Studies suggest that approximately 35 percent of cats examined at veterinary clinics are overweight, making obesity the leading nutritional disorder in cats. Learn the dangers of pet obesity, and how to get your pet back to a healthy body condition.
Obesity occurs when excess energy is converted into fat and stored as fat in the dog or cat's connective tissue. This accumulation of body fat may be gradual over many years or it may be rapid, depending on the difference between energy intake and energy use. Animals weighing 20 percent or more over ideal body weight are considered obese.
DANGERS OF OBESITY:
An overweight pet may be susceptible to health problems such as:
- The threat of a reduced life span
- Impaired heart and breathing functions
- Digestive disturbances
- Increased surgical risk – anesthesia levels are more difficult to assess and it may also be more difficult for sutures to stay in place
- Skin problems such as dermatitis – folds of skin resulting from rolls of fat may invite infection
- Heat stress – heat dissipation is impaired due to insulating properties of fat
- Increased stress on skeleton, ligaments and tendons, which may be associated with excessive wear to joint surfaces and degenerative arthritis – this can lead to reluctance to exercise, exacerbating the problem
- Reduced reproductive efficiency – libido and semen quality in males or impaired fertility in females can cause lower litter size, increased mortality rates and problems with whelping and nursing
- Insulin resistance and diabetes mellitus, particularly in overweight cats
WHAT CAUSES OBESITY?
The causes of obesity are generally divided into three categories:
Excess caloric intake is the most common cause. The pet consumes too much food and does not expend the energy required to use the calories and maintain normal body weight. Many pet owners encourage an overweight condition by overfeeding or giving excessive treats or table scraps.
Genetic predisposition may contribute to obesity, especially in certain breeds. For example, Labrador Retrievers, Beagles, Basset Hounds and Dachshunds seem to be more susceptible to obesity than some of the other sporting or working breeds.
Endocrine imbalances such as thyroid or pituitary dysfunction may cause obesity.
If you believe your pet is overweight, an examination by your veterinarian is suggested. Any predisposing abnormalities can be diagnosed or treated or your veterinarian may recommend a weight reduction program.
WEIGHT REDUCTION GUIDELINES
The following feeding guidelines for pets who are overweight or have the tendency to become overweight are presented as suggestions. They are not intended to replace the advice of a veterinarian.
- Reduce your pet's caloric intake by feeding less. A reduction of not more than one-fourth of the previous caloric intake is recommended.
- Measure your pet’s food. Without measuring, it's easy to overfeed.
- Omit feeding food from the table. Often, eliminating feeding table scraps is sufficient to achieve the desired weight reduction. Keeping your pet away from the area where the food is being prepared and served helps retrain it not to beg for or expect table scraps.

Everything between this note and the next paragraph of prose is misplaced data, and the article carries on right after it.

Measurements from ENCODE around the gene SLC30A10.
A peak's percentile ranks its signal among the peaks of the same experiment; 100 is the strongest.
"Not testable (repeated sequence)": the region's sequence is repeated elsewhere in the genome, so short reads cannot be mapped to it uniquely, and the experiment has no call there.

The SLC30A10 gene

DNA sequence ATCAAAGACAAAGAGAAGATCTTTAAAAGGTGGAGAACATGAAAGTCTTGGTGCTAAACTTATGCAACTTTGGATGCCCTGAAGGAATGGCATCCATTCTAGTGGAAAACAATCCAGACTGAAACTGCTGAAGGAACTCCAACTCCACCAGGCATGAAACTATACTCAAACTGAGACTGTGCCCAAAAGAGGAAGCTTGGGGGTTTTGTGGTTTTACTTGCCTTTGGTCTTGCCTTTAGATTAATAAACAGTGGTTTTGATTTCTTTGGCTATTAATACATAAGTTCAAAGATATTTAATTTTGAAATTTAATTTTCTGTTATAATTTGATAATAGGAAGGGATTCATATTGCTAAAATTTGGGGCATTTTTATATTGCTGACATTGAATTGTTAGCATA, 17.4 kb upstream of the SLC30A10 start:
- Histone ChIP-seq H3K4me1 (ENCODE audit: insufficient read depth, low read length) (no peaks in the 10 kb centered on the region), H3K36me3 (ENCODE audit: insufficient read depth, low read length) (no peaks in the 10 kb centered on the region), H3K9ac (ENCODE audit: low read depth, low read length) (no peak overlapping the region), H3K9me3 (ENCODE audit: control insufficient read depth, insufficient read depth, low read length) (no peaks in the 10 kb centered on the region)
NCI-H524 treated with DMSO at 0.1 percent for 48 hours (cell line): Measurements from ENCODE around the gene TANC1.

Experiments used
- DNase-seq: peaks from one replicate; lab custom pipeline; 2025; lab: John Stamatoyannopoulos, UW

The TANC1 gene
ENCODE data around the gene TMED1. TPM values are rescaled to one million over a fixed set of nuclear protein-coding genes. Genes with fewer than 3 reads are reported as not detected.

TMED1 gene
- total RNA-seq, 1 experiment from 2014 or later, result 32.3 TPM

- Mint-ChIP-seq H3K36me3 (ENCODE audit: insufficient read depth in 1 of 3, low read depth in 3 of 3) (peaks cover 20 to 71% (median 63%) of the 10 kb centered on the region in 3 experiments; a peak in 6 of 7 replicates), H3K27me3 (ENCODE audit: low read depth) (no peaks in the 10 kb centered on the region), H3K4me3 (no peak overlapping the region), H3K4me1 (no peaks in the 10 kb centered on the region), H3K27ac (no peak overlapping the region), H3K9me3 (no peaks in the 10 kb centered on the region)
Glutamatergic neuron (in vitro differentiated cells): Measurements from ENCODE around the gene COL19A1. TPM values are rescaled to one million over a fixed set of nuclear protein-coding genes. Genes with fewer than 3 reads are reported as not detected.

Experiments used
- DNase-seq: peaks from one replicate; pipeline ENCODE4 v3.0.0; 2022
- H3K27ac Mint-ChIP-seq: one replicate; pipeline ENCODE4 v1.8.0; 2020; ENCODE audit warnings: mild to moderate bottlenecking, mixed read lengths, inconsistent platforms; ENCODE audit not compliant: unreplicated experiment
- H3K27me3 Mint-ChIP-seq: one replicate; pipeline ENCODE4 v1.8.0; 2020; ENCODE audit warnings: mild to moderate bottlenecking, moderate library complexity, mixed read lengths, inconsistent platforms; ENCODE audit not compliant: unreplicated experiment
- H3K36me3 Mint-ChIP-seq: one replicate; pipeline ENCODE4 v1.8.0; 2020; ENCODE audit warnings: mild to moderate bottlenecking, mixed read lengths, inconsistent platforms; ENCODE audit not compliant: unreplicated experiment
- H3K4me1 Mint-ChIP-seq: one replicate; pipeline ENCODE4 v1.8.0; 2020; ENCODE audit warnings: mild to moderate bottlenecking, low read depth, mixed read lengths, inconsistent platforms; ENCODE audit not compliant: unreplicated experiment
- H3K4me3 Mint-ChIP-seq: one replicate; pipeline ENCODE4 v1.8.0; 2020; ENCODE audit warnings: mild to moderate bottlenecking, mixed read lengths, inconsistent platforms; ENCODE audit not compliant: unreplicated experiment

- Do not feed high-calorie treats.
- If you are omitting table scraps or reducing the amount of food being offered, feed the daily amount in two or three servings. You will feed less, but help prevent your pet from feeling hungry and help keep it from begging.
- Do not allow your pet to have access to garbage cans or other sources of additional food.
- The cooperation of all family members is needed to help ensure a successful weight reduction program.
- Combine exercise with diet management.
- Make certain fresh drinking water in a clean bowl is available for your pet at all times.
If you change your pet's diet to a lower-calorie food, make the change gradually over a seven-to-ten day period. Add a small amount of the lower-calorie food to the diet currently being fed. Each day increase the amount of the lower-calorie food and decrease the current diet until the changeover is completed. This helps avoid digestive upsets frequently caused by sudden diet changes.
Dogs and cats should be at their recommended weight before breeding. Severe dietary restrictions during pregnancy may produce problems during gestation and lactation, which could be more severe than an obesity problem.
EXERCISING YOUR PET
To get your pet in shape, begin with a moderate exercise program. If you have questions about establishing such a program, consult your veterinarian. Gradually increase the length of the walks and extend play period times.
Walking and games are beneficial for both you and your pet. Calories are burned off and the bond between the two of you is strengthened. However, owners should avoid tug-of-war or any other game that pits the pet against its owner.
At the beginning of an exercise program, obese pets may experience fatigue. They also have little tolerance for heat and humidity. Watch for shortness of breath or other signs of fatigue and slow down or stop before your pet experiences any problems.
Although cats are not likely to respond to a planned exercise program, it is possible to encourage them to exercise through play. Toys with "cat appeal" can be as simple as a ping pong ball rolled across the floor or a piece of string dragged across the floor or dangled just out of reach.
Some cats can be taught to walk on a leash. Others can be taught to retrieve. Training for these activities should start during kittenhood.
Estimating obesity is sometimes difficult because standards vary among different breeds and among individual dogs and cats. A thick haircoat on a dog or long hair on a cat may tend to mask obesity or a thin condition.